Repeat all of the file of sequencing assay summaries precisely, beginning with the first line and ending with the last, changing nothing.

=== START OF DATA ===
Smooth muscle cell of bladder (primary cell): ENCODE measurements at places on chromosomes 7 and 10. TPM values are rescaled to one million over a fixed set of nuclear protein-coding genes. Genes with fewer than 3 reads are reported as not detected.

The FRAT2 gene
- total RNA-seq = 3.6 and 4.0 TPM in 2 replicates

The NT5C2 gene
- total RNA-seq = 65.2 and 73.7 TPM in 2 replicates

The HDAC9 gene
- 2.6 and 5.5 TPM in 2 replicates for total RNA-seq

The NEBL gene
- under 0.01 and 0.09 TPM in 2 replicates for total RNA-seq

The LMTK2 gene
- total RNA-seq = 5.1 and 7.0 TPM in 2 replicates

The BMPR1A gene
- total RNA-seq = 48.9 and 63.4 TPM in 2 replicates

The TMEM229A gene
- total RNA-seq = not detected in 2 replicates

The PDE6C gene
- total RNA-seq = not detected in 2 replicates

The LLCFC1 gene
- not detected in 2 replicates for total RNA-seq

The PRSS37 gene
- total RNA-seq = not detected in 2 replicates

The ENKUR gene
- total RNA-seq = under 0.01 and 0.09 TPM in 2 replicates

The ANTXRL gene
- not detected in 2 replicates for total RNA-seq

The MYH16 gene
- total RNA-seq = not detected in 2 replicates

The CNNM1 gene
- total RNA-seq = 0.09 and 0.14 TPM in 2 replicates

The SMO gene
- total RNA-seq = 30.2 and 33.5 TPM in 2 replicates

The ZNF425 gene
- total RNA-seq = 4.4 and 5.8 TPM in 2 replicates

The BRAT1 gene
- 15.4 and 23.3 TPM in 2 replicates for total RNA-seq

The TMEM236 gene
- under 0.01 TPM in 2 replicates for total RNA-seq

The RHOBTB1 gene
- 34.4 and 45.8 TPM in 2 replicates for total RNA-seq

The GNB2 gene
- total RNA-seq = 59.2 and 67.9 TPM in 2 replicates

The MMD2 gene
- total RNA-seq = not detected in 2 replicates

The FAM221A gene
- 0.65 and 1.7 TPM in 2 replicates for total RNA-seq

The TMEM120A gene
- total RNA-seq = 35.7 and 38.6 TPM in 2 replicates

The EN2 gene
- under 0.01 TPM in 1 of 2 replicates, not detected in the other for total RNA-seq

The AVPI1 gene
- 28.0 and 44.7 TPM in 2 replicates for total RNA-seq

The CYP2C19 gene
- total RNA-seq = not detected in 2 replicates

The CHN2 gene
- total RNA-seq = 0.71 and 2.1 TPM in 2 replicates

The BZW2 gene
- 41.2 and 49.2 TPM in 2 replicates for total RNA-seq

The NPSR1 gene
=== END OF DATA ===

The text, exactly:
Smooth muscle cell of bladder (primary cell): ENCODE measurements at places on chromosomes 7 and 10. TPM values are rescaled to one million over a fixed set of nuclear protein-coding genes. Genes with fewer than 3 reads are reported as not detected.

The FRAT2 gene
- total RNA-seq = 3.6 and 4.0 TPM in 2 replicates

The NT5C2 gene
- total RNA-seq = 65.2 and 73.7 TPM in 2 replicates

The HDAC9 gene
- 2.6 and 5.5 TPM in 2 replicates for total RNA-seq

The NEBL gene
- under 0.01 and 0.09 TPM in 2 replicates for total RNA-seq

The LMTK2 gene
- total RNA-seq = 5.1 and 7.0 TPM in 2 replicates

The BMPR1A gene
- total RNA-seq = 48.9 and 63.4 TPM in 2 replicates

The TMEM229A gene
- total RNA-seq = not detected in 2 replicates

The PDE6C gene
- total RNA-seq = not detected in 2 replicates

The LLCFC1 gene
- not detected in 2 replicates for total RNA-seq

The PRSS37 gene
- total RNA-seq = not detected in 2 replicates

The ENKUR gene
- total RNA-seq = under 0.01 and 0.09 TPM in 2 replicates

The ANTXRL gene
- not detected in 2 replicates for total RNA-seq

The MYH16 gene
- total RNA-seq = not detected in 2 replicates

The CNNM1 gene
- total RNA-seq = 0.09 and 0.14 TPM in 2 replicates

The SMO gene
- total RNA-seq = 30.2 and 33.5 TPM in 2 replicates

The ZNF425 gene
- total RNA-seq = 4.4 and 5.8 TPM in 2 replicates

The BRAT1 gene
- 15.4 and 23.3 TPM in 2 replicates for total RNA-seq

The TMEM236 gene
- under 0.01 TPM in 2 replicates for total RNA-seq

The RHOBTB1 gene
- 34.4 and 45.8 TPM in 2 replicates for total RNA-seq

The GNB2 gene
- total RNA-seq = 59.2 and 67.9 TPM in 2 replicates

The MMD2 gene
- total RNA-seq = not detected in 2 replicates

The FAM221A gene
- 0.65 and 1.7 TPM in 2 replicates for total RNA-seq

The TMEM120A gene
- total RNA-seq = 35.7 and 38.6 TPM in 2 replicates

The EN2 gene
- under 0.01 TPM in 1 of 2 replicates, not detected in the other for total RNA-seq

The AVPI1 gene
- 28.0 and 44.7 TPM in 2 replicates for total RNA-seq

The CYP2C19 gene
- total RNA-seq = not detected in 2 replicates

The CHN2 gene
- total RNA-seq = 0.71 and 2.1 TPM in 2 replicates

The BZW2 gene
- 41.2 and 49.2 TPM in 2 replicates for total RNA-seq

The NPSR1 gene